prime-minister-boris-johnson-visits-whipps-cross Yui Mok / PA Images A father of a young girl who confronted Boris Johnson in a London hospital earlier this year. Yui Mok / PA Images / PA Images

At a time when anger with politicians is probably at all time high in the UK, some negative interactions aren’t alone going to derail a campaign.

Instead, hiding Johnson away when his comparative popularity is an asset would probably be a bigger mistake. 

The Tories have shown a willingness to lean into Johnson’s style during the campaign and the ‘election broadcast’ he shared on Tuesday was the epitome of that so far. 

The video showed Johnson rambling about his campaign HQ while answering questions about what he made for dinner the night before pivoting to questions on Brexit. 

It led to comparisons with David Brent, which trended after it was released, and outright derision when he named The Clash among his favourite bands, such is the disparity between their politics.

There was even ‘outrage’ about how he made his cup of tea

The video was clearly ridiculous in the purest sense in that it was almost designed to provoke ridicule. That this was what happened clearly won’t worry the Tories too much. 

The perceived wisdom party in electing Johnson as leader was that only a populist who posed an everyman could fight the challenge posed by Nigel Farage.

Now with Farage’s Brexit Party seemingly shirking away from an all-out fight with the Tories there’s perhaps even more space in that niche for Johnson. 

This was on show again on Friday when Johnson was put forward for a barrage of media appearances. His appearance on an hour-long radio phone in allowed him to demonstrate an air of affability as he was challenged repeatedly for straying from the facts.  

His reluctance to speak about his children’s education was perhaps understandable but his refusal to answer exactly how many offspring he has certainly won’t help foster that everyman image. 

This was made even more apparent when, in a separate interview, Johnson struggled to answer exactly what it was that made him relatable.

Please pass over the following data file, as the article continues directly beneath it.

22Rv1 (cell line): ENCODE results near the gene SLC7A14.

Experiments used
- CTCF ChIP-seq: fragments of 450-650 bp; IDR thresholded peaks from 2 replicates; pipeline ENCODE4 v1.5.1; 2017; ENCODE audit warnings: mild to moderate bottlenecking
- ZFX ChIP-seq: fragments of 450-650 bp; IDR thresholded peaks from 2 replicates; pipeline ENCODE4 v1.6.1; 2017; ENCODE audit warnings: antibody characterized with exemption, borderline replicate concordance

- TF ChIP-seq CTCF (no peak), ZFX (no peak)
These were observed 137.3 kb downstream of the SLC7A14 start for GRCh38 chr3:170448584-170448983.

But even if the Tories are letting him out on the campaign trail, there is some evidence that the party is reluctant to let the handbrake off completely.

You might notice, for example, that none of his media appearances were a sit-down interview with a journalist on a news programme. 


On Tuesday night Johnson’s team released a campaign speech he was due to give the following day at electric taxi factory. The speech contained a reference to Labour’s policies as being driven by “self-obsession and onanism”, or masturbation to you and I.

The reference led to a spike in Google searches for ‘onanism’  but come speech time Johnson didn’t use the term at all.

This was noticed by reporters and the Prime Minister was asked about it

“All I can say is that a stray early draft seems to have somehow found its way into your otherwise peerless copy,” Johnson said. 

Nobody was buying it though and it seemed clear that either Johnson or his handlers had decided that pretty much calling Corbyn a masturbator would have been a step too far. 

Of course, how Johnson campaigns will only be part of deciding whether forcing the election was a good idea or not.

Even in an election where Brexit looms large, voters are likely to vote as much on policies as they are on personalities. There is evidence that the Tories have realised this and in a contrast to two years ago have decided spend big in order to win. 

While two years ago May famously said there “wasn’t a magic money tree” to fund government spending, this time around the Tories are promising an extra £20 billion a year on roads and other projects.

It’s a gamble that’s as big as the one the party placed on Johnson being able to win, but with so much at stake in this election the Tories have clearly decided that both are risks worth taking.